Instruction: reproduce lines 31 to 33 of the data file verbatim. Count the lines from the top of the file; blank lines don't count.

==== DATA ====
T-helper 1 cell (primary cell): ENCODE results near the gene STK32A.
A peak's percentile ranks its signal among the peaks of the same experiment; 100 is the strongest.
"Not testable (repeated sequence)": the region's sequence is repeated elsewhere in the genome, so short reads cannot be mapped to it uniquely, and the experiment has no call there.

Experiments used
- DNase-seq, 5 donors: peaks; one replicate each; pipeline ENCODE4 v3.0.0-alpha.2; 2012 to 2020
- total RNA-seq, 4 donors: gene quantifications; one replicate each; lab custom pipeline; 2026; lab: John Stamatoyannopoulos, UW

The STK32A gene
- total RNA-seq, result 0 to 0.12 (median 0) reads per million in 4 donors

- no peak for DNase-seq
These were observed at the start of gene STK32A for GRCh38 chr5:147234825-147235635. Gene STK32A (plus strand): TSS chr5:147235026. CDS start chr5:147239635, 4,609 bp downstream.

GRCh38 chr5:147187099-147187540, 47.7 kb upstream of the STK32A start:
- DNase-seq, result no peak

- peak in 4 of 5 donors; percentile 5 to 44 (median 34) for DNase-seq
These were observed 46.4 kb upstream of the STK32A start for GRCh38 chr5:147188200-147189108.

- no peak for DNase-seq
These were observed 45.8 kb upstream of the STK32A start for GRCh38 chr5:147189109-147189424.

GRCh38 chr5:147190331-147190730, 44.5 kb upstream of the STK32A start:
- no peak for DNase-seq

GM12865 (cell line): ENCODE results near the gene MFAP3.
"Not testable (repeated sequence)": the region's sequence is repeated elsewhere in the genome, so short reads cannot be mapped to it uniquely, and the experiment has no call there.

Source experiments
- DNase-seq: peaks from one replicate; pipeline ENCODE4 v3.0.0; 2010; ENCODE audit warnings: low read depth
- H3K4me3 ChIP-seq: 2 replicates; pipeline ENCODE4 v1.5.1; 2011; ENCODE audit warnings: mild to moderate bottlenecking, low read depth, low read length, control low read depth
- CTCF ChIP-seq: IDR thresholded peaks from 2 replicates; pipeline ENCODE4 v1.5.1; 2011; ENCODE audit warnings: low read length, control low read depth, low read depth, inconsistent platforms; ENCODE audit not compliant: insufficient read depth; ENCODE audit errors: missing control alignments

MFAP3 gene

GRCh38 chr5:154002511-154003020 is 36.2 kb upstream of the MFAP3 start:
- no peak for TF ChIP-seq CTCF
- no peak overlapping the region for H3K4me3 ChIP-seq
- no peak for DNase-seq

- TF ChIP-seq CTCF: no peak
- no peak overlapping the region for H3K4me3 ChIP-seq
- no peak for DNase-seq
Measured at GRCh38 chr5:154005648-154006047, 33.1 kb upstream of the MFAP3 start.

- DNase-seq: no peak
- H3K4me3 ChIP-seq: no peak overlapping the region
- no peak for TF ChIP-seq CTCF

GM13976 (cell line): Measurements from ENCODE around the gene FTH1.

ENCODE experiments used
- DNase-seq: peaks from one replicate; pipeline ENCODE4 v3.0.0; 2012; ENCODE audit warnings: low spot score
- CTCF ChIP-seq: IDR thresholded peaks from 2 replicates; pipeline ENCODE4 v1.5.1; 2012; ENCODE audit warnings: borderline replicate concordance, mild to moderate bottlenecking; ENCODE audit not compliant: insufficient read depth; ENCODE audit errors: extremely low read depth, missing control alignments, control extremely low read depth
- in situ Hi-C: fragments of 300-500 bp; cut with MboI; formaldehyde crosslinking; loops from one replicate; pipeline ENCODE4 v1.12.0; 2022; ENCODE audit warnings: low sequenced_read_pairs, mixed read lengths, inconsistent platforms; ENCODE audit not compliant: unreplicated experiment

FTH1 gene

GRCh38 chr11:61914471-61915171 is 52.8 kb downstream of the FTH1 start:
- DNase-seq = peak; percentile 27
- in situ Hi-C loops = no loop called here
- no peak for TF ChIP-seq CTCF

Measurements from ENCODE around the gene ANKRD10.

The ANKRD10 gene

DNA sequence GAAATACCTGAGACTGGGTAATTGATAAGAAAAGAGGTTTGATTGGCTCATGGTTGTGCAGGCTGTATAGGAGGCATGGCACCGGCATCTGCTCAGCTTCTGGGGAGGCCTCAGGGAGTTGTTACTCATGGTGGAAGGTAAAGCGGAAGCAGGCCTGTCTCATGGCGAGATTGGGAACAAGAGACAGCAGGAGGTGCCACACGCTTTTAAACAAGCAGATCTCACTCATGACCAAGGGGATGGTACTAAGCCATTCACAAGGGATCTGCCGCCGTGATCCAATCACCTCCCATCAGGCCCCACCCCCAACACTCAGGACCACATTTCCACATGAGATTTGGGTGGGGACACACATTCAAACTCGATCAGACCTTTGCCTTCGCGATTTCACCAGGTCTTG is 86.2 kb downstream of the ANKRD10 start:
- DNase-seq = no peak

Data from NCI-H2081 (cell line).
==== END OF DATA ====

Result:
- no peak overlapping the region for H3K4me3 ChIP-seq
- no peak for DNase-seq
Measured at GRCh38 chr5:154005648-154006047, 33.1 kb upstream of the MFAP3 start.